At present, there is no uniform conclusion about the characteristics of headache attributed to TIA. The ICHD-3 does not describe it in detail. Few studies have reported the characteristics of headache attributed to TIA, and most studies have analysed headache attributed to TIA together with other neurovascular diseases [1, 3, 4, 11, 6, 12]. In this study, we attempted to provide the clinical features of headache attributed to TIA. Our study found that the incidence of headache attributed to TIA was 8.2% (22/269), while in previous studies, the incidence ranged from 16–44% [1–6]. The reason for our low prevalence is that we emphasized the simultaneous occurrence of headache and TIA when we enrolled patients, and we only enrolled patients who had headaches that were relieved within 24 hours. Our patients were screened strictly according to the diagnostic criteria of ICHD-3 for headache attributed to TIA. In previous studies, TIA patients with related headache were screened.
Headache attributed to TIA was more common in posterior circulation TIAs (59.1%), which was in accordance with previous studies. The reason for our low prevalence is that we emphasized the simultaneous occurrence of headache and TIA when we enrolled patients, and we only enrolled patients who had headaches that were relieved within 24 hours. Our patients were screened strictly according to the diagnostic criteria of ICHD-3 for headache attributed to TIA. In previous studies, TIA patients with related headache were screened.
It was shown that headache attributed to TIA was more common in women in our study. Some studies [13, 14] have shown that the TIA incidence is higher in men than in women , and men have more vascular risk factors than women, such as hypertension and smoking [16, 17]. In a study sample of 5991 TIA patients, headaches were more common in women than men . In our study, we found that there was a higher prevalence of women with a TIA headache. The prevalence of migraine is significantly higher in women than in men. The review by kjersti G vetvik previously showed the complex association between oestrogens and migraine . We hypothesize that the high incidence of migraine in women may result in a higher prevalence in women with headache attributed to TIA. However, the specific mechanism is still unknown, and further research is needed.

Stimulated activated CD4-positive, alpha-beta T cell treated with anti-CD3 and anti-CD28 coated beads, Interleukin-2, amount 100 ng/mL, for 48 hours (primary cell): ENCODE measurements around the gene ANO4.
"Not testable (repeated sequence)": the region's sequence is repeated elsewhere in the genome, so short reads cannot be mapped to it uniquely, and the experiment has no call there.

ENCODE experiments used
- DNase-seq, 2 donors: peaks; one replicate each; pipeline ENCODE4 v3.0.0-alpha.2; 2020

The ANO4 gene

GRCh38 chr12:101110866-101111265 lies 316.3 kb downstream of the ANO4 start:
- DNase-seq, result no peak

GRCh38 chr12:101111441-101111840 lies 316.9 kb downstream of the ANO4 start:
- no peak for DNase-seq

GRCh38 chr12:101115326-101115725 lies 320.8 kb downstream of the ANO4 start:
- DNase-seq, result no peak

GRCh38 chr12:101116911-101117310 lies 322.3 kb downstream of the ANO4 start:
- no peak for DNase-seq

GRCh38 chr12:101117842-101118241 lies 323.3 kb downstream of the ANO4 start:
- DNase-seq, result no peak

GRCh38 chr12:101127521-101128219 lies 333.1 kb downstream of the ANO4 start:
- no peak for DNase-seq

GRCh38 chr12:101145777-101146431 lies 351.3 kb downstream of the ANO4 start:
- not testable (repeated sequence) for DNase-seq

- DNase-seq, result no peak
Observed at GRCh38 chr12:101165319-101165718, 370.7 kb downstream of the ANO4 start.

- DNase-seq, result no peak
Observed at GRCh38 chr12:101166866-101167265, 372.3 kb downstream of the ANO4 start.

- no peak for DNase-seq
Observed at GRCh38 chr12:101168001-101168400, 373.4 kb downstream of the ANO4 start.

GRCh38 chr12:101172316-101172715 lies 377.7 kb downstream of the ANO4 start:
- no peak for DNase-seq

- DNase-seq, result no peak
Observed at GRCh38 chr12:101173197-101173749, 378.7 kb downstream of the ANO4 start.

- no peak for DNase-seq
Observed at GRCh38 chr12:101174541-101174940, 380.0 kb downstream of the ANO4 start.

Headache attributed to TIA was more common in posterior circulation of TIA (59.1%) which was in accordance with previous studies [1, 2, 4, 21]. It is well known that posterior circulation strokes are rarer than anterior circulation strokes within all of the stroke and TIA types, and we found that posterior circulation ischaemic events accounted for approximately 20–25% of all strokes and TIAs after reviewing the relevant materials [22, 23]. The pathophysiological mechanism is still controversial. Edmeads et al. considered that the pathophysiology may involve the release of vasoactive substances, such as serotonin and prostaglandins, from activated platelets . The pathogenesis of posterior circulation of TIA is unclear and rarely studied.
We found that headache attributed to TIA accounted for 8.2% of all TIA patients. In most of the patients, the headache was bilateral (16/22) and dull (16/22), and the severity of the head was mainly moderate (12/22) in most of the patients, similar to TTH. Consistent with previous studies, we found that headache attributed to TIA was usually bilateral, dull and of moderate intensity [1, 2, 5]. Typical TTH is a mild to moderate, compression or tightness headache that is bilateral and that is not aggravated by daily physical activity . Our study was different from the Russian study. In the Russian study, 16 patients (13.3%) of 120 patients suffered a new type of headache . Among the 16 patients, 12 patients had migraine-like headaches, 3 patients had tension-type-like headaches, and one patient had thunderclap headaches . They found that headache attributed to TIA was similar to migraine-like headache .
TTH and migraines have very different frequencies, severities and durations. The different results of the two studies may have been caused by the following reasons. The authors collected data from TIA patients with headaches, while we registered patients with headache attributed to TIA by strictly following the ICHD-3 . Patients with a history of prior primary headache and who had medication-overuse headaches were excluded. Therefore, there is limited research on headache attributed to TIA, so more research is needed to illustrate the differences between our study and the research from Russia.
The symptoms of migraine with aura (MA) are similar to the symptoms of TIA, so we need to identify the differences between them. The mode of onset is crucial: the focal deficit is typically sudden in TIA and more frequently progressive in migrainous aura
. Furthermore, positive phenomena (e.g., scintillating scotoma) are far more common in migrainous aura than in TIA, whereas negative phenomena are more common in TIA . Although there are some ways to distinguish between the premonitory symptoms of MA and the transient functional loss of TIA, the characteristics of headache associated with TIA have not been fully studied. We hope this study will provide some clinical evidence for the diagnosis of headache attributed to TIA.
There are also some limitations in this study. First, the small sample size we collected is mainly due to the low incidence of TIA headache. Second, it was not a completely prospective study, and we spent much time screening the patients evaluated in this study. Finally, our study only recruited patients from a single centre.